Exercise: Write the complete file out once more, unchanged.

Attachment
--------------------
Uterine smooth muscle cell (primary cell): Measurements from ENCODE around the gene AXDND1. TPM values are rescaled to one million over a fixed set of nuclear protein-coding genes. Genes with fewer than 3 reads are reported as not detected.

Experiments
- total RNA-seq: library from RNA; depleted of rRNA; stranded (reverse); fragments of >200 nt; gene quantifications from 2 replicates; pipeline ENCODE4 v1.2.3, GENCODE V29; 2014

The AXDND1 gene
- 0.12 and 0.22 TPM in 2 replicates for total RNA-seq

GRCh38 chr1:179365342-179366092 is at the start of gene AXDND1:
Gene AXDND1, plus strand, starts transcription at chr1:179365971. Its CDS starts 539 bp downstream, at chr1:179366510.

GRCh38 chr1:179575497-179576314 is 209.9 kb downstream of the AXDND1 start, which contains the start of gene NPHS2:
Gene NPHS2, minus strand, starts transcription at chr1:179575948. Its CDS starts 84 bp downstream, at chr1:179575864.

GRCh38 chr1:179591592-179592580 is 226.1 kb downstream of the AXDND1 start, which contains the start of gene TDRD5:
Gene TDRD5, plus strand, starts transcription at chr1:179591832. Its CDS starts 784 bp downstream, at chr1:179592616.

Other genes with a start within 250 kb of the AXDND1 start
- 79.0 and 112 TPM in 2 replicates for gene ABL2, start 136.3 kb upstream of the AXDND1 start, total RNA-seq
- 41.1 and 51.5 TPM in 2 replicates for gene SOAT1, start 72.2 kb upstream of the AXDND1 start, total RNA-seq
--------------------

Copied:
Uterine smooth muscle cell (primary cell): Measurements from ENCODE around the gene AXDND1. TPM values are rescaled to one million over a fixed set of nuclear protein-coding genes. Genes with fewer than 3 reads are reported as not detected.

Experiments
- total RNA-seq: library from RNA; depleted of rRNA; stranded (reverse); fragments of >200 nt; gene quantifications from 2 replicates; pipeline ENCODE4 v1.2.3, GENCODE V29; 2014

The AXDND1 gene
- 0.12 and 0.22 TPM in 2 replicates for total RNA-seq

GRCh38 chr1:179365342-179366092 is at the start of gene AXDND1:
Gene AXDND1, plus strand, starts transcription at chr1:179365971. Its CDS starts 539 bp downstream, at chr1:179366510.

GRCh38 chr1:179575497-179576314 is 209.9 kb downstream of the AXDND1 start, which contains the start of gene NPHS2:
Gene NPHS2, minus strand, starts transcription at chr1:179575948. Its CDS starts 84 bp downstream, at chr1:179575864.

GRCh38 chr1:179591592-179592580 is 226.1 kb downstream of the AXDND1 start, which contains the start of gene TDRD5:
Gene TDRD5, plus strand, starts transcription at chr1:179591832. Its CDS starts 784 bp downstream, at chr1:179592616.

Other genes with a start within 250 kb of the AXDND1 start
- 79.0 and 112 TPM in 2 replicates for gene ABL2, start 136.3 kb upstream of the AXDND1 start, total RNA-seq
- 41.1 and 51.5 TPM in 2 replicates for gene SOAT1, start 72.2 kb upstream of the AXDND1 start, total RNA-seq